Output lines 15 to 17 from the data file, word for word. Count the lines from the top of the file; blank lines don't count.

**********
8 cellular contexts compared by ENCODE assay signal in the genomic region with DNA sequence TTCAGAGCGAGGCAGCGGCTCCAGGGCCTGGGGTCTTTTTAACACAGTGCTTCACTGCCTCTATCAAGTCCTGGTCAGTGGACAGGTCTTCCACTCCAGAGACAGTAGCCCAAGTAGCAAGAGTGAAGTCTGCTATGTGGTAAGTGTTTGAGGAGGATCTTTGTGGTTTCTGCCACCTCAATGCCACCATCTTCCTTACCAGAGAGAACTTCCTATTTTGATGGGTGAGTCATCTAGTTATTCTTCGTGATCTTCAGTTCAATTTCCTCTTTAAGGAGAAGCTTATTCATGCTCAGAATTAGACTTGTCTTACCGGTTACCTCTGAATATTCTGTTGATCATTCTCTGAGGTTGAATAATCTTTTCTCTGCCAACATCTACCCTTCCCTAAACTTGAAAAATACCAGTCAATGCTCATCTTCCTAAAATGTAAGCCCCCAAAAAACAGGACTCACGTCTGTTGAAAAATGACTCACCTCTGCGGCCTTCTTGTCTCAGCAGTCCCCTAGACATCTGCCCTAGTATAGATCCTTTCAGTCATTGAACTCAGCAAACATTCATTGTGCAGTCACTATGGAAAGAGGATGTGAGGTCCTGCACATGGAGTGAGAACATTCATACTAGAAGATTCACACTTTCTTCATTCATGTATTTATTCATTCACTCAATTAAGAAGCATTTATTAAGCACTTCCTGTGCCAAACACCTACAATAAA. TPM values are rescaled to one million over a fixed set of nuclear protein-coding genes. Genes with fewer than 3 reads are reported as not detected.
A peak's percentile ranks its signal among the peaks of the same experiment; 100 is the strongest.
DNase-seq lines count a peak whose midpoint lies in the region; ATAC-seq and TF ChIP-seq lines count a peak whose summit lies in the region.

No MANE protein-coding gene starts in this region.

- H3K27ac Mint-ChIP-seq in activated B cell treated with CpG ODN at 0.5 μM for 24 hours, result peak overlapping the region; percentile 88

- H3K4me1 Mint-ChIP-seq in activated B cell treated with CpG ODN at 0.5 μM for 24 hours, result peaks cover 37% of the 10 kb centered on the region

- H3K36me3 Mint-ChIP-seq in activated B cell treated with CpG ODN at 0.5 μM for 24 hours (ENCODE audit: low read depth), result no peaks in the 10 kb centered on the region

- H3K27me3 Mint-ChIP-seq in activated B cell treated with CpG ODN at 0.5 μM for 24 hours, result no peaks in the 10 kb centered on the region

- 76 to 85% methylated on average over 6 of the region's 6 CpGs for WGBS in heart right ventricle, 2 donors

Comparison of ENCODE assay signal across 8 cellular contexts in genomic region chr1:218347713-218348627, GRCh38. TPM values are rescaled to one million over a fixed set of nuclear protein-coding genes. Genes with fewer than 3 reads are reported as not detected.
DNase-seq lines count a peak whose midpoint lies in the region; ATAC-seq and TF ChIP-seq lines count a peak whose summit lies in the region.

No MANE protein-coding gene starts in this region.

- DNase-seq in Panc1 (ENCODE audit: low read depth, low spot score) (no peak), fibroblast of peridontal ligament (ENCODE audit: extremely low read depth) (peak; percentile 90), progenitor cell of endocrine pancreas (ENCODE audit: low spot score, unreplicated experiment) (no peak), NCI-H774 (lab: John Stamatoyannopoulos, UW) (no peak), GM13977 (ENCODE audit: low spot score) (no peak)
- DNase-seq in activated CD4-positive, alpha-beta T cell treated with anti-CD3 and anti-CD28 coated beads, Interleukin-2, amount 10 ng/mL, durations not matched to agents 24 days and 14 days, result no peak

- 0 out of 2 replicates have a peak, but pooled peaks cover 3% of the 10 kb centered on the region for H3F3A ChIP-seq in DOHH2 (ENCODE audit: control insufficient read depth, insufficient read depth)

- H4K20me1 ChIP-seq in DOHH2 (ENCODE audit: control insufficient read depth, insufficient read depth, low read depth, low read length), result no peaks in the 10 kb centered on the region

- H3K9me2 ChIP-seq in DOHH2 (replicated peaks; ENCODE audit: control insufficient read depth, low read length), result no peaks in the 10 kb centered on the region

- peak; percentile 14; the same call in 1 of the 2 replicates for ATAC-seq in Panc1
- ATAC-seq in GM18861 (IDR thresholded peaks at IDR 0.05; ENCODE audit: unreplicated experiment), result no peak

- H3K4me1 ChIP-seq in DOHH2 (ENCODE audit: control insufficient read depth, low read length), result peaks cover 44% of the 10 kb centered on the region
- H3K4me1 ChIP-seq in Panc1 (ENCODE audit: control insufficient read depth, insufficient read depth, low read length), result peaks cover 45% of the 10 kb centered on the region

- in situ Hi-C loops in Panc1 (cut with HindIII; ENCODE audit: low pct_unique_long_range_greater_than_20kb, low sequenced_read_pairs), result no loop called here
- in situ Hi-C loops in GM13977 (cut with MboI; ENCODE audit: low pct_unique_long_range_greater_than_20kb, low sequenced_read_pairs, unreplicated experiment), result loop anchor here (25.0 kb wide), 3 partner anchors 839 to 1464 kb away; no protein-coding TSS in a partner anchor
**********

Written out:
- 0 out of 2 replicates have a peak, but pooled peaks cover 3% of the 10 kb centered on the region for H3F3A ChIP-seq in DOHH2 (ENCODE audit: control insufficient read depth, insufficient read depth)

- H4K20me1 ChIP-seq in DOHH2 (ENCODE audit: control insufficient read depth, insufficient read depth, low read depth, low read length), result no peaks in the 10 kb centered on the region

- H3K9me2 ChIP-seq in DOHH2 (replicated peaks; ENCODE audit: control insufficient read depth, low read length), result no peaks in the 10 kb centered on the region